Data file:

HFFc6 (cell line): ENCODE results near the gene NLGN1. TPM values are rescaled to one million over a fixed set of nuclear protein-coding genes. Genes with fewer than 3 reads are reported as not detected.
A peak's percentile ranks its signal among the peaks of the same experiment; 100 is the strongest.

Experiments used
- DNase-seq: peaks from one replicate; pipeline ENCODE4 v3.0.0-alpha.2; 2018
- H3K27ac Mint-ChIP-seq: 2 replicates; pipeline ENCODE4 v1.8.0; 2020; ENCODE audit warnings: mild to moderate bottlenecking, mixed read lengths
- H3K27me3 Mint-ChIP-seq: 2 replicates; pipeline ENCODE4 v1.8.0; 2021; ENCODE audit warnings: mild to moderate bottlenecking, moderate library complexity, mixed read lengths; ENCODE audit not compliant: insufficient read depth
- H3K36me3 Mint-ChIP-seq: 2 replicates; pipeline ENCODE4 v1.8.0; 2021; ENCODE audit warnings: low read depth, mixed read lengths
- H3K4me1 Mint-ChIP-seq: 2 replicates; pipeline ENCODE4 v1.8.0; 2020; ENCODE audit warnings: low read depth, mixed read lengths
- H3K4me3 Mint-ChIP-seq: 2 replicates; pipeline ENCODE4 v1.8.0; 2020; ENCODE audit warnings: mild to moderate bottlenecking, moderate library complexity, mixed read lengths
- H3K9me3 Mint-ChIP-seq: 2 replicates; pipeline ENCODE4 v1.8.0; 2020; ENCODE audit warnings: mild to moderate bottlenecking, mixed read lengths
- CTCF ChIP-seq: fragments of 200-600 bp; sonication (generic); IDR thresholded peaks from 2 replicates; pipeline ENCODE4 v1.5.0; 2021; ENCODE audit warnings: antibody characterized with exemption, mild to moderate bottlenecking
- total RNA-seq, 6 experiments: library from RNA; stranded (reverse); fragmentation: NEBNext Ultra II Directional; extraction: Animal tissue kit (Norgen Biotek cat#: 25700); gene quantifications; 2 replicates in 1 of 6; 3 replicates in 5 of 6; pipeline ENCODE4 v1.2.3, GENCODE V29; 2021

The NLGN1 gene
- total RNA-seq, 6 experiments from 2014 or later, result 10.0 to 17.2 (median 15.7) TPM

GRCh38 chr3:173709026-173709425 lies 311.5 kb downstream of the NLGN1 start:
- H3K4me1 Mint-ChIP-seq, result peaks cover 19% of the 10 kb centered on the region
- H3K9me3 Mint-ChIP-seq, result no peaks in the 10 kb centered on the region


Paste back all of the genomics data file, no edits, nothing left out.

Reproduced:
HFFc6 (cell line): ENCODE results near the gene NLGN1. TPM values are rescaled to one million over a fixed set of nuclear protein-coding genes. Genes with fewer than 3 reads are reported as not detected.
A peak's percentile ranks its signal among the peaks of the same experiment; 100 is the strongest.

Experiments used
- DNase-seq: peaks from one replicate; pipeline ENCODE4 v3.0.0-alpha.2; 2018
- H3K27ac Mint-ChIP-seq: 2 replicates; pipeline ENCODE4 v1.8.0; 2020; ENCODE audit warnings: mild to moderate bottlenecking, mixed read lengths
- H3K27me3 Mint-ChIP-seq: 2 replicates; pipeline ENCODE4 v1.8.0; 2021; ENCODE audit warnings: mild to moderate bottlenecking, moderate library complexity, mixed read lengths; ENCODE audit not compliant: insufficient read depth
- H3K36me3 Mint-ChIP-seq: 2 replicates; pipeline ENCODE4 v1.8.0; 2021; ENCODE audit warnings: low read depth, mixed read lengths
- H3K4me1 Mint-ChIP-seq: 2 replicates; pipeline ENCODE4 v1.8.0; 2020; ENCODE audit warnings: low read depth, mixed read lengths
- H3K4me3 Mint-ChIP-seq: 2 replicates; pipeline ENCODE4 v1.8.0; 2020; ENCODE audit warnings: mild to moderate bottlenecking, moderate library complexity, mixed read lengths
- H3K9me3 Mint-ChIP-seq: 2 replicates; pipeline ENCODE4 v1.8.0; 2020; ENCODE audit warnings: mild to moderate bottlenecking, mixed read lengths
- CTCF ChIP-seq: fragments of 200-600 bp; sonication (generic); IDR thresholded peaks from 2 replicates; pipeline ENCODE4 v1.5.0; 2021; ENCODE audit warnings: antibody characterized with exemption, mild to moderate bottlenecking
- total RNA-seq, 6 experiments: library from RNA; stranded (reverse); fragmentation: NEBNext Ultra II Directional; extraction: Animal tissue kit (Norgen Biotek cat#: 25700); gene quantifications; 2 replicates in 1 of 6; 3 replicates in 5 of 6; pipeline ENCODE4 v1.2.3, GENCODE V29; 2021

The NLGN1 gene
- total RNA-seq, 6 experiments from 2014 or later, result 10.0 to 17.2 (median 15.7) TPM

GRCh38 chr3:173709026-173709425 lies 311.5 kb downstream of the NLGN1 start:
- H3K4me1 Mint-ChIP-seq, result peaks cover 19% of the 10 kb centered on the region
- H3K9me3 Mint-ChIP-seq, result no peaks in the 10 kb centered on the region